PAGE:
12 January - 20 June 2016

Monitoring chicken flock behaviour could help combat leading cause of food poisoning

13 January 2016

Presence of the Campylobacter bacteria in chicken meat, which is the most common cause of food poisoning in humans, can be detected by monitoring the way in which a flock of chickens move, according to recent research carried out by zoologists at Oxford University. Computer software was used to monitor the flow of flocks; the change in areas of light and dark were tracked over time to give a movement pattern for each flock analysed. In addition, samples of faecal matter were taken from each of the flocks to confirm whether the bacteria were present in the flock. It was shown that flocks where Campylobacter was present showed a lower degree of average movement and less uniform movement than in flocks that did not have the bacteria. Interestingly, it was possible to pick up movement patterns indicating the presence of Campylobacter when the chickens were only 7-10 days old, whereas conventional testing methods cannot be applied to flocks this young. It is not clear whether the presence of the bacteria gives rise to the lack of flock movement, or whether the lack of movement is a marker for susceptibility, however it does indicate that the presence of Campylobacter in a flock can be detrimental to the chicken’s welfare, contrary to previous beliefs.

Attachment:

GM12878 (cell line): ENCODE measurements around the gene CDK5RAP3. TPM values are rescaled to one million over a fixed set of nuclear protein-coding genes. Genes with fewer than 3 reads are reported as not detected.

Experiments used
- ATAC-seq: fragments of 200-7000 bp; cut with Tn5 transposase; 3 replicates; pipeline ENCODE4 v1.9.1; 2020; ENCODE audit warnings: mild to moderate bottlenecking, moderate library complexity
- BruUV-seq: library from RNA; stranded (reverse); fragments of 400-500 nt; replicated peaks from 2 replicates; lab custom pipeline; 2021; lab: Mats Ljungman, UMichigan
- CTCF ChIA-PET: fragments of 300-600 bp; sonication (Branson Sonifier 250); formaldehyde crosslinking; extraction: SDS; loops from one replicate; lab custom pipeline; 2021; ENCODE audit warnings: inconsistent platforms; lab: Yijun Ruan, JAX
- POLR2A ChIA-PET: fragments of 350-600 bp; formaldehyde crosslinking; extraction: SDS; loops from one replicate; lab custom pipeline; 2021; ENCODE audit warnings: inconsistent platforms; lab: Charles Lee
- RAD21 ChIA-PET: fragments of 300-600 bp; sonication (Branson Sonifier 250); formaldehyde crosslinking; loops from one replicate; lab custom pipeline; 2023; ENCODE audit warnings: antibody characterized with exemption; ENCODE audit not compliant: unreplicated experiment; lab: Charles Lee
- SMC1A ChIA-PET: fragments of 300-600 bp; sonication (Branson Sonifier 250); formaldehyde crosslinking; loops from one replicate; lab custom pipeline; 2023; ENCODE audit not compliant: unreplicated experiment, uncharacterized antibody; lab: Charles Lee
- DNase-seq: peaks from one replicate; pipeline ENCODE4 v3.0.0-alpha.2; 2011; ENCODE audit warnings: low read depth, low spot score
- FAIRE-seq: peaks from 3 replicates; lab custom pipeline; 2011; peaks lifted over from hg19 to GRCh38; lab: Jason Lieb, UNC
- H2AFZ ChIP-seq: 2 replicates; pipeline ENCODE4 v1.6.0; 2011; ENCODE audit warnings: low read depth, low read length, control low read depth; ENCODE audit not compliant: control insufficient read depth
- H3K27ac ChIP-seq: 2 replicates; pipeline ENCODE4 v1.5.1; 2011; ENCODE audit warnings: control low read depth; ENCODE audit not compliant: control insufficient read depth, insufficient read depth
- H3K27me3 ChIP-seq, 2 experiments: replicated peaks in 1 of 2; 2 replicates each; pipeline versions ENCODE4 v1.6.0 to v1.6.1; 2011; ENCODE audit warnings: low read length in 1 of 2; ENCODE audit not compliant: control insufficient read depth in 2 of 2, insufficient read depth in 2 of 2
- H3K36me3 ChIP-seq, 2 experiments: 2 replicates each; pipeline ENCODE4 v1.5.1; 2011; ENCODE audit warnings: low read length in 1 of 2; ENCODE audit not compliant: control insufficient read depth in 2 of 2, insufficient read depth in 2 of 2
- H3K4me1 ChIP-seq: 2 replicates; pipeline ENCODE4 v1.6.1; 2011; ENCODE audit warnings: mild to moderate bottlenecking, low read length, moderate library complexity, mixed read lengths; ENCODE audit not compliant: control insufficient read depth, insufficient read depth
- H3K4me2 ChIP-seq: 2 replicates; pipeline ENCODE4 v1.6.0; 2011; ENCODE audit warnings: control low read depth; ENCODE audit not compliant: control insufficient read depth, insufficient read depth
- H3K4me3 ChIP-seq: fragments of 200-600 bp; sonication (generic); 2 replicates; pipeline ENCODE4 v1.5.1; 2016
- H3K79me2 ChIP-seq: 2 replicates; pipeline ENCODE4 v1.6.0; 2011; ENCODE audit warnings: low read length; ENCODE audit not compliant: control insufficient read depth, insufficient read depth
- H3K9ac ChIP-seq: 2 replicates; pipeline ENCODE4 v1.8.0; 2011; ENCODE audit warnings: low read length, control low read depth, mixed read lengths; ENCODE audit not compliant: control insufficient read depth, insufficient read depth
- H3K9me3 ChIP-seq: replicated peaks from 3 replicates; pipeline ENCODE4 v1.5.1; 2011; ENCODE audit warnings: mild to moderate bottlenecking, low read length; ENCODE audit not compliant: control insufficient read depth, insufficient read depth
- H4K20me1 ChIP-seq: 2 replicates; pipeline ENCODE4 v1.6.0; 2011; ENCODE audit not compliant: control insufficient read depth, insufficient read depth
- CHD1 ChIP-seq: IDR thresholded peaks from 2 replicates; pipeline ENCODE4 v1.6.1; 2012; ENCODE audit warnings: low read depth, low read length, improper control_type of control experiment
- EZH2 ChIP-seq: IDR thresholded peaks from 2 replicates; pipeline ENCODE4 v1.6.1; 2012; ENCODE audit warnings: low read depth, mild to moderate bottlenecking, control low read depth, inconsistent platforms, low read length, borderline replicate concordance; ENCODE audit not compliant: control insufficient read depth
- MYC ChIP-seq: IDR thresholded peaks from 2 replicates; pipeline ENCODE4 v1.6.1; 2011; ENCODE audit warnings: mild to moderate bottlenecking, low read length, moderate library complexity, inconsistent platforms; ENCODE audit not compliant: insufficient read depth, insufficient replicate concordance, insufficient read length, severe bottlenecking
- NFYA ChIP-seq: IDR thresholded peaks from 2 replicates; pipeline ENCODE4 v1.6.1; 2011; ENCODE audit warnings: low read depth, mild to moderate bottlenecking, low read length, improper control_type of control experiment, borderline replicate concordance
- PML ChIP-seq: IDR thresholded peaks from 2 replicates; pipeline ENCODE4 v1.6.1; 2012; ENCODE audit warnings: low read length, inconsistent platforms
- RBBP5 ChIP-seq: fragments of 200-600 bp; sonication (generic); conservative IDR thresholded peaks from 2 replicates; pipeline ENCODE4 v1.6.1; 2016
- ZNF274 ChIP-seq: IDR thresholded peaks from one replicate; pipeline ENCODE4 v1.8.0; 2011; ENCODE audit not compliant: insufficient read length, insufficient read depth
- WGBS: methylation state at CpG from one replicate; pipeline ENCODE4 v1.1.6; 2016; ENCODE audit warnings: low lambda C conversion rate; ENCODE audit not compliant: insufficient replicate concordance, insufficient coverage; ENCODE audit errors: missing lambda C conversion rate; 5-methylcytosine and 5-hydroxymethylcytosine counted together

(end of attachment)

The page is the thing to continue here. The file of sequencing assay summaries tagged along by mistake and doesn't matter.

share this article
RSSL endeavours to check the veracity of news stories cited in this free e-mail bulletin by referring to the primary source, but cannot be held responsible for inaccuracies in the articles so published. RSSL provides links to other World Wide Web sites as a convenience to users, but cannot be held responsible for the content or availability of these sites. This document may be copied and distributed provided the source is cited as RSSL's Food e-News and the information so distributed is not used for profit.

Previous editions

Load more editions

Make an Enquiry